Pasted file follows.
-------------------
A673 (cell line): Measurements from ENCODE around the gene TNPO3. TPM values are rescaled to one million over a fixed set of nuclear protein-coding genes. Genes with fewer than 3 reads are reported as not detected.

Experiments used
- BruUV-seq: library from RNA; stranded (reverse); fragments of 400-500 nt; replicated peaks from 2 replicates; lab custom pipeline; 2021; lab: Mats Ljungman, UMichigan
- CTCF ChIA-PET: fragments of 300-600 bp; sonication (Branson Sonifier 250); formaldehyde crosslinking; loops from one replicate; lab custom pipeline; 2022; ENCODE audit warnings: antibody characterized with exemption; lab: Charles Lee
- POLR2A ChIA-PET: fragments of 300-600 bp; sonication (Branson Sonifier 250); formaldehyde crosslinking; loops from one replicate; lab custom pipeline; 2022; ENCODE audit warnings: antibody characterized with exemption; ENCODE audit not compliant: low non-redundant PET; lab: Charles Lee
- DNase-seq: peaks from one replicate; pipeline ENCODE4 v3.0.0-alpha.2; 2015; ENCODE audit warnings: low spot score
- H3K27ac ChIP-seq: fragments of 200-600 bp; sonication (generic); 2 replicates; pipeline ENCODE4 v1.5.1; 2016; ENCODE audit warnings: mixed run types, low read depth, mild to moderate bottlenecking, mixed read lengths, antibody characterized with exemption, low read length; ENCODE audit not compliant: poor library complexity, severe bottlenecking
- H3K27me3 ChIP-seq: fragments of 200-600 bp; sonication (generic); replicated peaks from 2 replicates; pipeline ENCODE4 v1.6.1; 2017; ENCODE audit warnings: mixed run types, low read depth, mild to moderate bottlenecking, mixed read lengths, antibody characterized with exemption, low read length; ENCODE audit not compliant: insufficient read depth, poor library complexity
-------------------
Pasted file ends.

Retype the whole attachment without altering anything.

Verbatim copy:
A673 (cell line): Measurements from ENCODE around the gene TNPO3. TPM values are rescaled to one million over a fixed set of nuclear protein-coding genes. Genes with fewer than 3 reads are reported as not detected.

Experiments used
- BruUV-seq: library from RNA; stranded (reverse); fragments of 400-500 nt; replicated peaks from 2 replicates; lab custom pipeline; 2021; lab: Mats Ljungman, UMichigan
- CTCF ChIA-PET: fragments of 300-600 bp; sonication (Branson Sonifier 250); formaldehyde crosslinking; loops from one replicate; lab custom pipeline; 2022; ENCODE audit warnings: antibody characterized with exemption; lab: Charles Lee
- POLR2A ChIA-PET: fragments of 300-600 bp; sonication (Branson Sonifier 250); formaldehyde crosslinking; loops from one replicate; lab custom pipeline; 2022; ENCODE audit warnings: antibody characterized with exemption; ENCODE audit not compliant: low non-redundant PET; lab: Charles Lee
- DNase-seq: peaks from one replicate; pipeline ENCODE4 v3.0.0-alpha.2; 2015; ENCODE audit warnings: low spot score
- H3K27ac ChIP-seq: fragments of 200-600 bp; sonication (generic); 2 replicates; pipeline ENCODE4 v1.5.1; 2016; ENCODE audit warnings: mixed run types, low read depth, mild to moderate bottlenecking, mixed read lengths, antibody characterized with exemption, low read length; ENCODE audit not compliant: poor library complexity, severe bottlenecking
- H3K27me3 ChIP-seq: fragments of 200-600 bp; sonication (generic); replicated peaks from 2 replicates; pipeline ENCODE4 v1.6.1; 2017; ENCODE audit warnings: mixed run types, low read depth, mild to moderate bottlenecking, mixed read lengths, antibody characterized with exemption, low read length; ENCODE audit not compliant: insufficient read depth, poor library complexity